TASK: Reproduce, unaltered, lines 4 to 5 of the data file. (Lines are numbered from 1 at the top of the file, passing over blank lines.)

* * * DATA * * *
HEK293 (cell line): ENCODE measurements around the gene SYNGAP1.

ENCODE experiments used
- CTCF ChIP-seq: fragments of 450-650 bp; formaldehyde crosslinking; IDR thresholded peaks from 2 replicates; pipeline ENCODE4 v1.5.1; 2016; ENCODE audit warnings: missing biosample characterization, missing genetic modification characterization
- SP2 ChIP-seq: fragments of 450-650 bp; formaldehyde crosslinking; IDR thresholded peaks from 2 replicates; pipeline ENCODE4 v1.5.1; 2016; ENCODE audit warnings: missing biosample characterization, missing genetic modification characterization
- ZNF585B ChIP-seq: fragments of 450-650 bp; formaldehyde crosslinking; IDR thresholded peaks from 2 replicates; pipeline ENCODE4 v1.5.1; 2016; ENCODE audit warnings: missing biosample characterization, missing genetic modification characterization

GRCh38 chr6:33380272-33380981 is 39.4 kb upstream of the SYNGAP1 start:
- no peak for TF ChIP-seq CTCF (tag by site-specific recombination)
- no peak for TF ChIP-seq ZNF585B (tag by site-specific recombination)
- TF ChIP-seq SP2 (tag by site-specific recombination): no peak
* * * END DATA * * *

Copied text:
- SP2 ChIP-seq: fragments of 450-650 bp; formaldehyde crosslinking; IDR thresholded peaks from 2 replicates; pipeline ENCODE4 v1.5.1; 2016; ENCODE audit warnings: missing biosample characterization, missing genetic modification characterization
- ZNF585B ChIP-seq: fragments of 450-650 bp; formaldehyde crosslinking; IDR thresholded peaks from 2 replicates; pipeline ENCODE4 v1.5.1; 2016; ENCODE audit warnings: missing biosample characterization, missing genetic modification characterization